The transfer of water to meet the demands of various populations in different geographical areas is not a new concept. The ancient Romans built aqueducts to supply water for public baths and drinking. In more recent times, New York City is supplied by a web of tunnels and pipes that stretch 125 miles north into the Catskills Mountains. Due to the accelerated pace of population growth and an increase in the amount of water each person uses, the need to convey water to meet this increase in demands suggests that the need for conveyance will persist.

A specific notion that follows this is finding a way to meet the water demands of the population of the State of California as well as its wildlife. Largely due to the distribution of the supply, approximately 75% of the State’s water supply comes from the north of Sacramento, while 80% of the water demand occurs in the southern two-thirds of the state. The core of this issue is how much do Californians value water and how do they feel it should be used. California’s interconnected water system serves over 25 million people and irrigates over 3,000,000 acres of farmland from San Jose to San Diego. As one of the most controversial, most productive, and the world’s largest water system, it manages over 40,000,000 acre feet of water per year. While allowing cities and agriculture to thrive in the state, this water demand has also contributed to the demise of a variety of fish species in the Delta, the largest estuary on the west coast of the Americas.

On Thursday, March 14, 2013, a massive proposal to build new infrastructure in the Sacramento-San Joaquin Delta, known as the Bay Delta Conservation Plan, was released by State Officials. These ambitious preliminary planning documents showed the initial details of Governor Jerry Brown’s proposal to improve statewide water delivery. The centerpiece of the plan entails the building of two 40-foot-wide tunnels under 35 miles of the delta, starting from just south of Sacramento and stretching to the California Aqueduct near Tracy. The proposed tunnels, estimated to cost $14 billion, are designed to protect the Delta freshwater supply from natural disasters, while protecting fish from older diversion facilities in the south Delta also near Tracy.

As proposed, the project would require the building of new power lines, electrical substations, barge landings, tunneling shafts, staging areas, and waste disposal areas over the course of a decade. Furthermore, the plan calls for restoring approximately one-fifth of the delta’s wildlife habitat (145,000 acres), which would likely to disrupt local farming operations.

The draft plan, spanning more than 1,100 pages, seeks to restore 57 imperiled native wildlife species, including the Swainson’s hawk and sandhill crane which would benefit from specific types of habitat restoration. In addition the plan addresses the viability of 11 fish species. When finished, the documents would constitute a habitat conservation plan that would guide water diversions for 50 years, focusing on a comprehensive management scheme, rather than a piecemealed species by species basis.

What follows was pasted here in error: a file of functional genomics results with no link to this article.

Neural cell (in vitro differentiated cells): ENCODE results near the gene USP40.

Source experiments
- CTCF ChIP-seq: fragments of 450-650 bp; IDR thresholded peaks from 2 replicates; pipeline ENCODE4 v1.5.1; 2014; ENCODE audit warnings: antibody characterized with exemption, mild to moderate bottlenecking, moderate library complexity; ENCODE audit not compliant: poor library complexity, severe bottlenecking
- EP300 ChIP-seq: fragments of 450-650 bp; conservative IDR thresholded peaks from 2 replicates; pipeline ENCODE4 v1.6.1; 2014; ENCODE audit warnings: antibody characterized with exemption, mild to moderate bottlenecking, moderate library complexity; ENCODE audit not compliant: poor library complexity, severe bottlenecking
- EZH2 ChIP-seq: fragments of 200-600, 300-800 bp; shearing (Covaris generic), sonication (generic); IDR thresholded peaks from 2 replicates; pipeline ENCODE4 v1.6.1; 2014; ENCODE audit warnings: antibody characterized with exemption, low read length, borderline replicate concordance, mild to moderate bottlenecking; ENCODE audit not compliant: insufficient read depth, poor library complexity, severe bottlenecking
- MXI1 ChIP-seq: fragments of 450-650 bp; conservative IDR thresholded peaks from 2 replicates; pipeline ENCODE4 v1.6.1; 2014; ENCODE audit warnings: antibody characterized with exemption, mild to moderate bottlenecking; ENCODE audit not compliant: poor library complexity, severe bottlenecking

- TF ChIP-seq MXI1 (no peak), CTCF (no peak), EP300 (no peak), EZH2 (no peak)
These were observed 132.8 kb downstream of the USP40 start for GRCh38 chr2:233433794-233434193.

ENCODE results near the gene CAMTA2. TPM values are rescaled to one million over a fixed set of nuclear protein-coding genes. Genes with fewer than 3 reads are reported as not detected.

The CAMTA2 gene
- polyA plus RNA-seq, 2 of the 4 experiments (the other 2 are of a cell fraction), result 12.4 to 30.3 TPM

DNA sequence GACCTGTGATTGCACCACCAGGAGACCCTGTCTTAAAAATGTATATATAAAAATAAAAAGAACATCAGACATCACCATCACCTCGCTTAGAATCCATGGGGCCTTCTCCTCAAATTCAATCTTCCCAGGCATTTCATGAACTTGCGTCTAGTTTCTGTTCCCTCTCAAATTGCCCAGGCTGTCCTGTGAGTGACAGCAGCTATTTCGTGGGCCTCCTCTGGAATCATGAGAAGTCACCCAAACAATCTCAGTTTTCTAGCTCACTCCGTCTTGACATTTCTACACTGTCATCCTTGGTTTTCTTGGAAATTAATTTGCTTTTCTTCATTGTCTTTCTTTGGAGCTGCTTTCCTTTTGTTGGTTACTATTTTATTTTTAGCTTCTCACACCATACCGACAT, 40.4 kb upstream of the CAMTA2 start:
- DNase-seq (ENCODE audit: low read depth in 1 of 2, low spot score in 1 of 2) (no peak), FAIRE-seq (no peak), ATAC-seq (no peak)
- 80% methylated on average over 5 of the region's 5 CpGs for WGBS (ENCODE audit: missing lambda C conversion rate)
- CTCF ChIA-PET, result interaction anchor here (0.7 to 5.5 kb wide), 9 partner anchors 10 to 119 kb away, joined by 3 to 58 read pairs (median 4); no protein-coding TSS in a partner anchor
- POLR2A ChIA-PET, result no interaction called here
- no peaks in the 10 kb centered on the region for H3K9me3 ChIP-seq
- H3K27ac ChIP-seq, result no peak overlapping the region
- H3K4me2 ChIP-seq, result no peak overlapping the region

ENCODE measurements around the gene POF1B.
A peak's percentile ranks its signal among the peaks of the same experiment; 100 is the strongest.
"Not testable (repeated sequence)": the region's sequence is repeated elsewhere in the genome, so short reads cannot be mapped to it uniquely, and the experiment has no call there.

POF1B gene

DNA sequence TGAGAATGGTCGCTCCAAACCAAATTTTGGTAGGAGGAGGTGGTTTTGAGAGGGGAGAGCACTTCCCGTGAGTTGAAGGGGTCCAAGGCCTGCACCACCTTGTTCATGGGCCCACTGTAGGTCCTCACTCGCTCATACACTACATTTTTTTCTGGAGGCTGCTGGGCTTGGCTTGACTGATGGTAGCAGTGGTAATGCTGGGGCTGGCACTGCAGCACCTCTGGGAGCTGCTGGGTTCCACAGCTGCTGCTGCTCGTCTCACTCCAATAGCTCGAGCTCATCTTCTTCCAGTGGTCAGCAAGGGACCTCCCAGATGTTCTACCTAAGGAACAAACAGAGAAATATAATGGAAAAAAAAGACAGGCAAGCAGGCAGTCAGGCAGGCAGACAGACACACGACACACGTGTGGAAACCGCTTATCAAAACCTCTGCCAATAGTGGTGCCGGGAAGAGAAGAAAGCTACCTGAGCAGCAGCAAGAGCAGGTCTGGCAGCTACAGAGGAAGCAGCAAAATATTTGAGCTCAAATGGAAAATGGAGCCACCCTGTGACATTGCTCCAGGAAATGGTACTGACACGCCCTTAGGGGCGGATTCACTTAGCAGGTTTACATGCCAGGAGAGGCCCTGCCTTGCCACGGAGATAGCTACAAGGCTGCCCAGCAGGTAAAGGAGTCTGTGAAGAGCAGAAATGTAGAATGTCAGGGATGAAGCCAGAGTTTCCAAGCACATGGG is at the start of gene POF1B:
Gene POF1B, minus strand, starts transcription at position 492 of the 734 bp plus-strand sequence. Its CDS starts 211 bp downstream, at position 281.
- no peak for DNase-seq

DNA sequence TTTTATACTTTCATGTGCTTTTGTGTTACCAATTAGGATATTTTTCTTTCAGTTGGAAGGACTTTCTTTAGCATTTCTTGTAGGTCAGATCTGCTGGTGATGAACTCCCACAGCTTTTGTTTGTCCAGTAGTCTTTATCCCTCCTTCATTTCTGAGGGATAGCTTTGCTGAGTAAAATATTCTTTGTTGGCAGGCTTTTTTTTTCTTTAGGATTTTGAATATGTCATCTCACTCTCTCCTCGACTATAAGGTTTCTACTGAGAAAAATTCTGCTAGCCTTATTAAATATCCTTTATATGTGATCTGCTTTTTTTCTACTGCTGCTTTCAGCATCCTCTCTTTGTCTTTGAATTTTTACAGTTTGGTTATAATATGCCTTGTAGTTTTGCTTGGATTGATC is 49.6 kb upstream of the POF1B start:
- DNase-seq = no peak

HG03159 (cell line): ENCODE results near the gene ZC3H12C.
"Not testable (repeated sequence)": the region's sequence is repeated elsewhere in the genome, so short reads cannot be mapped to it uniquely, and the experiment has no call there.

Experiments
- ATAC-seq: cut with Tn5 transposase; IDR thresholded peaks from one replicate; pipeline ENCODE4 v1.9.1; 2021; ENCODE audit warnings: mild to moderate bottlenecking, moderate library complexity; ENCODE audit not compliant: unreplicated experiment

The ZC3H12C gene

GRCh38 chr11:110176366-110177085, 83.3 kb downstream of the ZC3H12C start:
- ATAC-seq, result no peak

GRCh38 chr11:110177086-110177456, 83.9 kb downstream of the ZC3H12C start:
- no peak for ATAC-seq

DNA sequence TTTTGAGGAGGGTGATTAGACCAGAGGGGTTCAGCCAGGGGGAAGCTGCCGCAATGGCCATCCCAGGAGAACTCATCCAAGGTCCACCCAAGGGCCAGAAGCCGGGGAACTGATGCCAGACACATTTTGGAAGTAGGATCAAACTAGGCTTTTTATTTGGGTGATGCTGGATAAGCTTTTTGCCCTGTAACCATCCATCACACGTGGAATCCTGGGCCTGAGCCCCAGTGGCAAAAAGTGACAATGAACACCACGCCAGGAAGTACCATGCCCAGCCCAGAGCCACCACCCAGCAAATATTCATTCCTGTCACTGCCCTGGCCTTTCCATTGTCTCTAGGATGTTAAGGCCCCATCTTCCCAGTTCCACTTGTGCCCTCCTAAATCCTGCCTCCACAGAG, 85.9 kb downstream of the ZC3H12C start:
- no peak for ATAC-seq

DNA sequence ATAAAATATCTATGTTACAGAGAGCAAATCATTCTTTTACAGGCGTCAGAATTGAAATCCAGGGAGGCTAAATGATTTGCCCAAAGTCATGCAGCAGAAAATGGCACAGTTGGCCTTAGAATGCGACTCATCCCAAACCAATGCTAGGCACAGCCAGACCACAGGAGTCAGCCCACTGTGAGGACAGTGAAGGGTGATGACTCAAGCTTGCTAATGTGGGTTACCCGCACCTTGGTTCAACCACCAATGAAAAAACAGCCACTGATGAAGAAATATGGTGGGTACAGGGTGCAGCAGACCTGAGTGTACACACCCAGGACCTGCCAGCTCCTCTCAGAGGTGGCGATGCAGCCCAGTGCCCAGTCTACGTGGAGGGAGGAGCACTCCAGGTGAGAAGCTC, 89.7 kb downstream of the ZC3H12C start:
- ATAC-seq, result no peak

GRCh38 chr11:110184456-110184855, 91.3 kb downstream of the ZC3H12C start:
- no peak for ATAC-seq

Criticisms on Both Sides

Despite the State’s best efforts to meet the needs of a variety of competing interests, the proposal is receiving criticism from both sides of the debate – wildlife groups and farming communities alike. Environmentalists argue that the low flows associated with the plan will continue to jeopardize fish populations, while farming groups are arguing that lands in the San Joaquin Valley will be left to fallow (become bare or untilled) as a result of fluctuating water supplies and perennial uncertainty.

More Work to Come

The road to negotiations will not be a simple one; many expect a bitter fight even before the State begins looking at water rights. Modesto and Turlock Irrigation Districts, some of the major water districts in the plan area, have pledged to fight any increases in river flow and the city of San Francisco’s dependency on water from the Tuolumne River could impact the likelihood of the plan being adopted. With the projected population increases in the state over the next decade, without action, the difference between water demand and supply could be between two and six million acre feet. The Bay Delta Conservation Plan is a negotiating process and State officials continue to navigate the multiple goals that include protecting the Delta estuary, wildlife species, and ensuring reliable water supplies, their decision-making process paves the way as governmental entities worldwide begin facing similar geographical water supply and demand issues.


FirstCarbon Solutions has a comprehensive team of environmental planning and natural resource experts, and we recognize the interdependency of land use planning and the navigation of natural resource regulations. With this team of planners and scientists working side-by-side, the FirstCarbon Solutions team is best enabled to address regulatory impacts to planning efforts up front. If you are interested in learning more about our services, request a consultation today:

Did you enjoy this post? The author of this article is Angela McIntire. Learn more about her here.

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